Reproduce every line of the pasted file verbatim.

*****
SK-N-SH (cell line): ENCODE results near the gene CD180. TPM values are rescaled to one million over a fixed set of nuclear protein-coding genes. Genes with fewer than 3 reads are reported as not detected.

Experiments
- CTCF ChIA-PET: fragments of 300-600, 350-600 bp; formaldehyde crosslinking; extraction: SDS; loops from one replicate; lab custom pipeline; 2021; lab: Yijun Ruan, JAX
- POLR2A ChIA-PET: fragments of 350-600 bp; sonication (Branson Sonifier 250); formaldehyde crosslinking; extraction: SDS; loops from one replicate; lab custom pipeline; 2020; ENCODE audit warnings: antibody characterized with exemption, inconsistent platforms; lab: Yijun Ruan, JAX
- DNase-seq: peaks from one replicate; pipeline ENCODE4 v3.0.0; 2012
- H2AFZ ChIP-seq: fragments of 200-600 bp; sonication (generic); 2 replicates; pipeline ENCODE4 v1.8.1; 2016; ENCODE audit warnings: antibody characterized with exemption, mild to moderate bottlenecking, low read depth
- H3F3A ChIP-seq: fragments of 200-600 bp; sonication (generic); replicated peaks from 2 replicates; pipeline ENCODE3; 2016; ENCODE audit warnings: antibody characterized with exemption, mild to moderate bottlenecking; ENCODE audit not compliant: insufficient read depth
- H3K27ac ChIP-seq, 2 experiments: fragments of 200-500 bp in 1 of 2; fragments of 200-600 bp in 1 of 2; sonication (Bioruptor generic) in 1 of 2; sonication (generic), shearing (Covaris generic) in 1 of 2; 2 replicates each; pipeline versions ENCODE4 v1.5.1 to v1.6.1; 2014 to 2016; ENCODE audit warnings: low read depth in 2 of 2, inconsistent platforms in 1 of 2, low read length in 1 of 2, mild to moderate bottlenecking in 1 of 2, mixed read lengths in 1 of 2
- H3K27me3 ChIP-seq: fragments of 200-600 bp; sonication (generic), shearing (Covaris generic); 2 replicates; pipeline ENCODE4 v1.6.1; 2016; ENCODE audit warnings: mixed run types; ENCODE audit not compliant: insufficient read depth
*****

SK-N-SH (cell line): ENCODE results near the gene CD180. TPM values are rescaled to one million over a fixed set of nuclear protein-coding genes. Genes with fewer than 3 reads are reported as not detected.

Experiments
- CTCF ChIA-PET: fragments of 300-600, 350-600 bp; formaldehyde crosslinking; extraction: SDS; loops from one replicate; lab custom pipeline; 2021; lab: Yijun Ruan, JAX
- POLR2A ChIA-PET: fragments of 350-600 bp; sonication (Branson Sonifier 250); formaldehyde crosslinking; extraction: SDS; loops from one replicate; lab custom pipeline; 2020; ENCODE audit warnings: antibody characterized with exemption, inconsistent platforms; lab: Yijun Ruan, JAX
- DNase-seq: peaks from one replicate; pipeline ENCODE4 v3.0.0; 2012
- H2AFZ ChIP-seq: fragments of 200-600 bp; sonication (generic); 2 replicates; pipeline ENCODE4 v1.8.1; 2016; ENCODE audit warnings: antibody characterized with exemption, mild to moderate bottlenecking, low read depth
- H3F3A ChIP-seq: fragments of 200-600 bp; sonication (generic); replicated peaks from 2 replicates; pipeline ENCODE3; 2016; ENCODE audit warnings: antibody characterized with exemption, mild to moderate bottlenecking; ENCODE audit not compliant: insufficient read depth
- H3K27ac ChIP-seq, 2 experiments: fragments of 200-500 bp in 1 of 2; fragments of 200-600 bp in 1 of 2; sonication (Bioruptor generic) in 1 of 2; sonication (generic), shearing (Covaris generic) in 1 of 2; 2 replicates each; pipeline versions ENCODE4 v1.5.1 to v1.6.1; 2014 to 2016; ENCODE audit warnings: low read depth in 2 of 2, inconsistent platforms in 1 of 2, low read length in 1 of 2, mild to moderate bottlenecking in 1 of 2, mixed read lengths in 1 of 2
- H3K27me3 ChIP-seq: fragments of 200-600 bp; sonication (generic), shearing (Covaris generic); 2 replicates; pipeline ENCODE4 v1.6.1; 2016; ENCODE audit warnings: mixed run types; ENCODE audit not compliant: insufficient read depth